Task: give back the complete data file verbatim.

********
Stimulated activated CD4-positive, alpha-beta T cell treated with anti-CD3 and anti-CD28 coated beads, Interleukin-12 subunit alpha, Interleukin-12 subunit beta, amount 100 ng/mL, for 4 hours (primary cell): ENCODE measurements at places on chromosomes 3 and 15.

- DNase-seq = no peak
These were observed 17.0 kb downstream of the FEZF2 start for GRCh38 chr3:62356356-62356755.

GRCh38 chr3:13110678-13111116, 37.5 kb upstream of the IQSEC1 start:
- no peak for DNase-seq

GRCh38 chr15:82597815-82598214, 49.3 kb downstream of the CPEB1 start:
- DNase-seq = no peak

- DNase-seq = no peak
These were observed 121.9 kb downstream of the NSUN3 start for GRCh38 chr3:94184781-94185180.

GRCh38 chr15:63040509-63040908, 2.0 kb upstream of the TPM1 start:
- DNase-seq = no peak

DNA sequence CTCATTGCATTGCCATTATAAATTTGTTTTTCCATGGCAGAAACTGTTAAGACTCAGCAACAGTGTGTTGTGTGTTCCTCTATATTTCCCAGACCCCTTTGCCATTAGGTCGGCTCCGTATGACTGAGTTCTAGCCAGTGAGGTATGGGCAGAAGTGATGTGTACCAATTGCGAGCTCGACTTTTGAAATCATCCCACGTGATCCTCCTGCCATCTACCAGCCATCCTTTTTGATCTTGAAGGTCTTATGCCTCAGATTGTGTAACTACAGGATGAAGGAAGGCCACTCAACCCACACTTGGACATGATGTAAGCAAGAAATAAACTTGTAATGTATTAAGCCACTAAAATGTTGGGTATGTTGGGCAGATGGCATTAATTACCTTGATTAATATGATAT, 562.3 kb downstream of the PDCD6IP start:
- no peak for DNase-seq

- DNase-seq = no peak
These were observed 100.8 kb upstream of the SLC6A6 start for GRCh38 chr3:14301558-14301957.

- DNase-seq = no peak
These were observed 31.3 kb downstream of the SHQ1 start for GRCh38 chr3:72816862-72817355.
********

Stimulated activated CD4-positive, alpha-beta T cell treated with anti-CD3 and anti-CD28 coated beads, Interleukin-12 subunit alpha, Interleukin-12 subunit beta, amount 100 ng/mL, for 4 hours (primary cell): ENCODE measurements at places on chromosomes 3 and 15.

- DNase-seq = no peak
These were observed 17.0 kb downstream of the FEZF2 start for GRCh38 chr3:62356356-62356755.

GRCh38 chr3:13110678-13111116, 37.5 kb upstream of the IQSEC1 start:
- no peak for DNase-seq

GRCh38 chr15:82597815-82598214, 49.3 kb downstream of the CPEB1 start:
- DNase-seq = no peak

- DNase-seq = no peak
These were observed 121.9 kb downstream of the NSUN3 start for GRCh38 chr3:94184781-94185180.

GRCh38 chr15:63040509-63040908, 2.0 kb upstream of the TPM1 start:
- DNase-seq = no peak

DNA sequence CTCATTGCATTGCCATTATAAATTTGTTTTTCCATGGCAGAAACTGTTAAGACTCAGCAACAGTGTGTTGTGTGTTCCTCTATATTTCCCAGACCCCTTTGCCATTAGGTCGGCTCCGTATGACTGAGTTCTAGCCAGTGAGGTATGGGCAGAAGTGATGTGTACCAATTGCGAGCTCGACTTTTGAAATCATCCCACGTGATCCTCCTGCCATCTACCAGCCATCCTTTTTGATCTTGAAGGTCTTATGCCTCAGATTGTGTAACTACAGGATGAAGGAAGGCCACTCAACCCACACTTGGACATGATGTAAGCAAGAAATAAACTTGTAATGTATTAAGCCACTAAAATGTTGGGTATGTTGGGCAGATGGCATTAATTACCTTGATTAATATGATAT, 562.3 kb downstream of the PDCD6IP start:
- no peak for DNase-seq

- DNase-seq = no peak
These were observed 100.8 kb upstream of the SLC6A6 start for GRCh38 chr3:14301558-14301957.

- DNase-seq = no peak
These were observed 31.3 kb downstream of the SHQ1 start for GRCh38 chr3:72816862-72817355.